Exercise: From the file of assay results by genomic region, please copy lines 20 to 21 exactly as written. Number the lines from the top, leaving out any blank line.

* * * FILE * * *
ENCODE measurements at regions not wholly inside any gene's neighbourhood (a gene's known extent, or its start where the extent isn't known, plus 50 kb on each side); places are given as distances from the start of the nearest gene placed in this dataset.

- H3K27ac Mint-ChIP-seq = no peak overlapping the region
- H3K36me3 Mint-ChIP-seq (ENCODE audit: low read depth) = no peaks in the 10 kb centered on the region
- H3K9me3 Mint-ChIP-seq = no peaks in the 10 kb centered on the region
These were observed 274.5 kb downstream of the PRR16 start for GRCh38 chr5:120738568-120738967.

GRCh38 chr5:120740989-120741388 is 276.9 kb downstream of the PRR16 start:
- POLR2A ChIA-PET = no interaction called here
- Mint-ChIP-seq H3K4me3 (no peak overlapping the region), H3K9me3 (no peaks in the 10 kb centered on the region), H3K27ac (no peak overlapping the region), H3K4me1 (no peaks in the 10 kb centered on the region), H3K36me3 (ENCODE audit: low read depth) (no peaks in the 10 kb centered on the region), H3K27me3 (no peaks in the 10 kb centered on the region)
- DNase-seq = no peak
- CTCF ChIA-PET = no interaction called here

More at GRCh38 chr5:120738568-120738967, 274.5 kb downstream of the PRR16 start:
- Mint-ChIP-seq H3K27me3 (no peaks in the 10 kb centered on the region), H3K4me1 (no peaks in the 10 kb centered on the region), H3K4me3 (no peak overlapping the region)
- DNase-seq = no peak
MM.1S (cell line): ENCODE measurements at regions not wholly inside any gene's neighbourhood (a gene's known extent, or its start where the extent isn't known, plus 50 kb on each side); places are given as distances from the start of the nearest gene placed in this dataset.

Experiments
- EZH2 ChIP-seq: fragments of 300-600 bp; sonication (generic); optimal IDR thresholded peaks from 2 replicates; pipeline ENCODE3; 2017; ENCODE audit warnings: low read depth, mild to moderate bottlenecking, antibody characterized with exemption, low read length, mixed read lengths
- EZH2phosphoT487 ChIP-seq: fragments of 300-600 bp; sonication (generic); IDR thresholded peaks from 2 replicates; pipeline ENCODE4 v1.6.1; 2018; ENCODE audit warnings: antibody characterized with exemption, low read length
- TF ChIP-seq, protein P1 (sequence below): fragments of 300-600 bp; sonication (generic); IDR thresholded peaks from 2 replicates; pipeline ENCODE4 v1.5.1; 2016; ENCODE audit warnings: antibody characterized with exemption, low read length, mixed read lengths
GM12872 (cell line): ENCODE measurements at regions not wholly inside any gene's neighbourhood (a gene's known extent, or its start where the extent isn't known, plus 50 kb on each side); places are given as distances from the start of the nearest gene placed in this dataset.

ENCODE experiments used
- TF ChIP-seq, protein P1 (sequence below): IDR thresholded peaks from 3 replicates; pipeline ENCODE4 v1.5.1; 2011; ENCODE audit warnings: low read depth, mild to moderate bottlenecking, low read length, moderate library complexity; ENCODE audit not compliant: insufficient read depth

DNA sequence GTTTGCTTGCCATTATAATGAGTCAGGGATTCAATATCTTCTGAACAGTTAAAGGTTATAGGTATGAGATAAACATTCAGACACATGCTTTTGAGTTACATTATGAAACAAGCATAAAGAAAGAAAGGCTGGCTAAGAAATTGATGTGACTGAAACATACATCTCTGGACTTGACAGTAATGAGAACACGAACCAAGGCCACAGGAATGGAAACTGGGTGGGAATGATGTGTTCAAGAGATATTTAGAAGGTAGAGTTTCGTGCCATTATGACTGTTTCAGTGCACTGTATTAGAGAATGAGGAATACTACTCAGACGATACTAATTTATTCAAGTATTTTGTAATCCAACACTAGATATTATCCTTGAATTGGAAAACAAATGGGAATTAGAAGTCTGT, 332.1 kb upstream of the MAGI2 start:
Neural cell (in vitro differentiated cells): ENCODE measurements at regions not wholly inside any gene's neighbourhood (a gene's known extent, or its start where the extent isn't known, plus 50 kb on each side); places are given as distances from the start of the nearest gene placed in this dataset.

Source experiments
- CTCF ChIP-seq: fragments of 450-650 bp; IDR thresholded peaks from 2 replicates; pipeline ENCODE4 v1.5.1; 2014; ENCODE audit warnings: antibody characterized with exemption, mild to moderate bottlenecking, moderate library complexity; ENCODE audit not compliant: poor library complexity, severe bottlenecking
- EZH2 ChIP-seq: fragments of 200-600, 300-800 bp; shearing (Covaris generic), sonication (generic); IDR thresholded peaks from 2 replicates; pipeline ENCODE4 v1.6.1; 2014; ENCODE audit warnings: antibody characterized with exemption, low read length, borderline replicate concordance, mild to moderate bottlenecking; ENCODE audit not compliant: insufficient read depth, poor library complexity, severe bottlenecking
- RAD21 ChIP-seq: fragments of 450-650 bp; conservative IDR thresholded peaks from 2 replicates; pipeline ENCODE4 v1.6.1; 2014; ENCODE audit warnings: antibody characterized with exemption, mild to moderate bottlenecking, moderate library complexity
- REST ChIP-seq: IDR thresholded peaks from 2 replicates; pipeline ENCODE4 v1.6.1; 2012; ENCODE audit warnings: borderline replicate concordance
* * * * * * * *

ENCODE experiments used
- TF ChIP-seq, protein P1 (sequence below): IDR thresholded peaks from 3 replicates; pipeline ENCODE4 v1.5.1; 2011; ENCODE audit warnings: low read depth, mild to moderate bottlenecking, low read length, moderate library complexity; ENCODE audit not compliant: insufficient read depth